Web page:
Sartorial Observer: Kelsey Leonard ’15

Frantically stuffing her chic canvas tote bag with art history books before fleeing Schow around dinnertime on a Friday night. Rhythmically tapping out poetry on her laptop in the back room of Tunnel City, latte nearby. Emerging from the dark on a Saturday night, sliding down a grassy knoll and subsequently jumping on top of the Record’s Photo Editor for a piggyback ride to a co-op party. These are the three choicest of my recent encounters with Kelsey Leonard ’15: In all, her outfits looked magnificent. Leonard is an intrepid athlete, yet she eschews the blouse-blue jeans-Saucony combination that is the cross-country team’s de-facto civilian wardrobe. I have a frustrating time describing individuals’ personal style in a few words, but if put to the task regarding Leonard I would say she is composed of a refreshing blend of collegiate Tumblr-prep and cheeky sweaters (mostly emblazoned with cats, Leonard’s spirit animal and personal logo of sorts). The Santa Fe native says it better, describing her style as a reflection of the phenomenon of “someone really preppy [being] raised in New Mexico.” What is easily apparent is that, while she stands out in Williamstown, when studying abroad next year she will blend in quite nicely amongst the vogue Italian women who populate the Roman palazzos in springtime.

Leonard approaches her daily outfits by finding certain pieces she really wants to wear and basing the rest of her clothing selection around that piece. One of her personal favorite items of clothing is a pair of unabashedly fierce leopard-print jeans, which, by her admission, are really the only pants she can be convinced to wear. Leopard print factors heavily into Leonard’s style; in fact, she has so many leopard print clothes that last year her entry took to calling her “Leopards.” I myself tend to refer to her last name as “Leopard with an ‘n’.”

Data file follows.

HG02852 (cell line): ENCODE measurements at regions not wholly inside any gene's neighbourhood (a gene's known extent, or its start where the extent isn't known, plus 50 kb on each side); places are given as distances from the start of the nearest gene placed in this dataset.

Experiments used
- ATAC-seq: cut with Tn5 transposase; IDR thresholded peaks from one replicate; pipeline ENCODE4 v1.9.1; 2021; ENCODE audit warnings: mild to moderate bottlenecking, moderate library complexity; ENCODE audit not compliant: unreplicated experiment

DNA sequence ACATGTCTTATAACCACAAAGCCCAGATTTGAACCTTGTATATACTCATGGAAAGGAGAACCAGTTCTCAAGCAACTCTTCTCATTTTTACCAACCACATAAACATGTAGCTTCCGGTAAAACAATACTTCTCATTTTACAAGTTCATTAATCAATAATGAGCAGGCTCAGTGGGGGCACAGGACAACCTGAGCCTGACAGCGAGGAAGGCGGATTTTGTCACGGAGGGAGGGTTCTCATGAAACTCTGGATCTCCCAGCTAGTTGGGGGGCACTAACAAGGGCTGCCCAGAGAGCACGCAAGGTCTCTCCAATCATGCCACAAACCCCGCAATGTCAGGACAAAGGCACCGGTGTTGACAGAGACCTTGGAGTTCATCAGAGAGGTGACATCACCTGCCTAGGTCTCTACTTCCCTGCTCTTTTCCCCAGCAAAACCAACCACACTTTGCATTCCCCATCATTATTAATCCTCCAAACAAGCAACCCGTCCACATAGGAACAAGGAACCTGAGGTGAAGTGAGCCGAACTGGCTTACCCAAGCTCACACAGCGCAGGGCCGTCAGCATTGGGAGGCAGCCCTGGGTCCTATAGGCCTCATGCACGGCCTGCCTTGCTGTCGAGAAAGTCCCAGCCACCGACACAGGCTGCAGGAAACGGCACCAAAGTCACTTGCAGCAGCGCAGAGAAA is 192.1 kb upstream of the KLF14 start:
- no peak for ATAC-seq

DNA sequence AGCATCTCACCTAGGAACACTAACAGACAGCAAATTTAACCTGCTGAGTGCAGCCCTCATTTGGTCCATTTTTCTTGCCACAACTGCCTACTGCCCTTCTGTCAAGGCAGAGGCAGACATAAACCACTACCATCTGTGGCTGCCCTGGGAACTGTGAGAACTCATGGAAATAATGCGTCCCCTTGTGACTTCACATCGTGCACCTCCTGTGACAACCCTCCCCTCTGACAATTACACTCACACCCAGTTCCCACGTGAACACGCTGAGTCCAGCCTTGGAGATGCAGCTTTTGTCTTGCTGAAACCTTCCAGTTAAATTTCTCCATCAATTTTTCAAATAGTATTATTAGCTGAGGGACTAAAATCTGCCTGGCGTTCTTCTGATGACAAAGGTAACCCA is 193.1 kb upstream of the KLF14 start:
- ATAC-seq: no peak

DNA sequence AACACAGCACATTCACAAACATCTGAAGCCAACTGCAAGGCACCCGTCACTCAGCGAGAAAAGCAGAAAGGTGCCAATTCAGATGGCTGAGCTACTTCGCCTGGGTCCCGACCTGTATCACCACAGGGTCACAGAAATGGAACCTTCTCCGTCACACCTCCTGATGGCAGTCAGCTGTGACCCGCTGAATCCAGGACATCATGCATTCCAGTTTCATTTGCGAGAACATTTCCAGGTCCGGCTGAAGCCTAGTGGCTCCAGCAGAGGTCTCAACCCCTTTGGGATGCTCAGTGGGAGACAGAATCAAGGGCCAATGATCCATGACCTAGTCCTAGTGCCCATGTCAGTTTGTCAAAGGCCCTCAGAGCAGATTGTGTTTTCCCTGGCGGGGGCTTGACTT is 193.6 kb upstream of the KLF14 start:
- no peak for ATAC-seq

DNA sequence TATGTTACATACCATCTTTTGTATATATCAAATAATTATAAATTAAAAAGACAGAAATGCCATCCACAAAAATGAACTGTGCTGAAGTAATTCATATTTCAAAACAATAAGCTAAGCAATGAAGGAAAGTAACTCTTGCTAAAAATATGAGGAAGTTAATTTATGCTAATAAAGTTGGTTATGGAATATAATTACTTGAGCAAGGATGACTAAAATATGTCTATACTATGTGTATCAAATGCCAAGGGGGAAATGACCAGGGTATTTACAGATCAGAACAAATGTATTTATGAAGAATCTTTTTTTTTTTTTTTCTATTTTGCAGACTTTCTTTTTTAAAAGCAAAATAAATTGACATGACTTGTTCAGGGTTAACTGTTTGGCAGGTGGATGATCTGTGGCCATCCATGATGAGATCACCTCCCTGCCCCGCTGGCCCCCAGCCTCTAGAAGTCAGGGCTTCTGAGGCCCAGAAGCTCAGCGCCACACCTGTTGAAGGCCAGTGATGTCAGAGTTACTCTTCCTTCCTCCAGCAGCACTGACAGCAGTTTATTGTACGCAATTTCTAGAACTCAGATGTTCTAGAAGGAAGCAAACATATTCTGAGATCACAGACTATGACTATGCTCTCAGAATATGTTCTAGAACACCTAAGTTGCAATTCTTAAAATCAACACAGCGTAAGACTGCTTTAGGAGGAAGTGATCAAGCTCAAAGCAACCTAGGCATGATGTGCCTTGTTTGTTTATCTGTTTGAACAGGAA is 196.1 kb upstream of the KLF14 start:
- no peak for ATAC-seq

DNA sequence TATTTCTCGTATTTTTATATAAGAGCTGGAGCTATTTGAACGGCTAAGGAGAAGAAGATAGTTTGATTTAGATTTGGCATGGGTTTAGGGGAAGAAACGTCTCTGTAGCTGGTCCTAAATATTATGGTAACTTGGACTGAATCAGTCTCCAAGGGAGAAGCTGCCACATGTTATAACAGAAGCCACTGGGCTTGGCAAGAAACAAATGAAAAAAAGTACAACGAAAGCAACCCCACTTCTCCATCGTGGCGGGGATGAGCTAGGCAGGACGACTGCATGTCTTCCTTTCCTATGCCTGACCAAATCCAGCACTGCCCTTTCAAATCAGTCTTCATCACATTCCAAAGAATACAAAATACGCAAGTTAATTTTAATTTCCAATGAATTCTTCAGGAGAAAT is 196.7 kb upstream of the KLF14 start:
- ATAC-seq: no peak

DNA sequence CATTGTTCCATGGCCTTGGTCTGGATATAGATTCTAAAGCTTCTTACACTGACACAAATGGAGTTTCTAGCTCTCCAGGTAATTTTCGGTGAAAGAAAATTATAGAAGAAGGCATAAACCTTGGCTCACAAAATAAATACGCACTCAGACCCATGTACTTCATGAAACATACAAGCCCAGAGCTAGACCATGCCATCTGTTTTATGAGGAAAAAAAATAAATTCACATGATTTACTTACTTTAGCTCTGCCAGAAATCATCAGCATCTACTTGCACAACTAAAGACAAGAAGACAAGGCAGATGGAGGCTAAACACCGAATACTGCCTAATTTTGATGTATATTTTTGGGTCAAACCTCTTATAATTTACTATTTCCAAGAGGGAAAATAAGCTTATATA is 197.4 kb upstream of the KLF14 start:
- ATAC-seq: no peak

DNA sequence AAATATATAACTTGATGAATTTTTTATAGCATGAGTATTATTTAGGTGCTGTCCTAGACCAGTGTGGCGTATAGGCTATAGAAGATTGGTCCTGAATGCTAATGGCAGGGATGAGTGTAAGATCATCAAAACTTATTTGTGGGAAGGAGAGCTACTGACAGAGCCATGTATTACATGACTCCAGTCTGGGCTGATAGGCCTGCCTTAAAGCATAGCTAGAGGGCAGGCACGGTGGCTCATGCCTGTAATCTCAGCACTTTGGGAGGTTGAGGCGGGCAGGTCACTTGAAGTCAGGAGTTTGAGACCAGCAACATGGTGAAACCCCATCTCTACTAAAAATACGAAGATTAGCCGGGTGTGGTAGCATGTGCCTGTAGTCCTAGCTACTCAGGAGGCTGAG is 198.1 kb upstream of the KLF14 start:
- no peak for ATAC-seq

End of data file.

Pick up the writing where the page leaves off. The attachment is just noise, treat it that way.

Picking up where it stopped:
When Leonard is not clad in her leopard pants, she will generally opt for tights or a dress, even in wintertime. She calls the biggest challenge of dressing up in Williamstown “looking cool and being warm” at the same time, so she can hardly contain her excitement now that sundress season is rolling around. Regardless of the weather, Leonard says she “can be relied upon to be over-dressed pretty much no matter what.” Though I’m not one to leave my room in sweatpants, I still often see Leonard and wonder whether there is a wedding in town I was not invited to. But the more I talked to her, the more Leonard’s approach made inherent sense. She simply derives a lot of joy from dressing herself each morning, and says she wishes everyone thought clothes were as entertaining as she does: “It shouldn’t be about blending in. I wish everybody wanted to dress up. It’s more fun!”

Leonard is by no means a style hater, though. As long as other people are being true to themselves she will “roll with anything” in terms of what they wear. But when I pressed her to name one “fashion” item that she would make disappear from this earth, she figured that sneaker pumps could probably be done away with, though she conceded that she is slightly jealous of the rare girl who can actually look decent in them. Rather than rag on other people’s outfits, Leonard is much more inclined to do her own thing: “I do it for myself. I think about it as a hobby, but at the same time it shows the world that I care about what I’m doing here and that I care about looking put together.” Her prime advice for others is to do what she does to stay on her style grind, which is to browse style blogs on Tumblr and around the web every now and then. She doesn’t follow the leading women’s fashion blogs as much, which have a way of getting somewhat out of hand with incredibly over-the-top outfits that look great at New York Fashion Week but would be ridiculous to be seen on a college campus. The blogs she follows are more in the “second or third layer” of downtown girls who illustrate really doable, attainable style. Leonard wisely makes a distinction between “fashion” and “style,” the former being more about trends and fads, the latter being about what looks good on each individual person, and what naturally fits their personality and body type. So while not every lady of Williamstown might be able to pull off Kelsey Leonard’s signature leopard-print pants, her sense of put-togetherness offers a great example to those who are ready to shake off the winter blues and begin celebrating life through what they wear.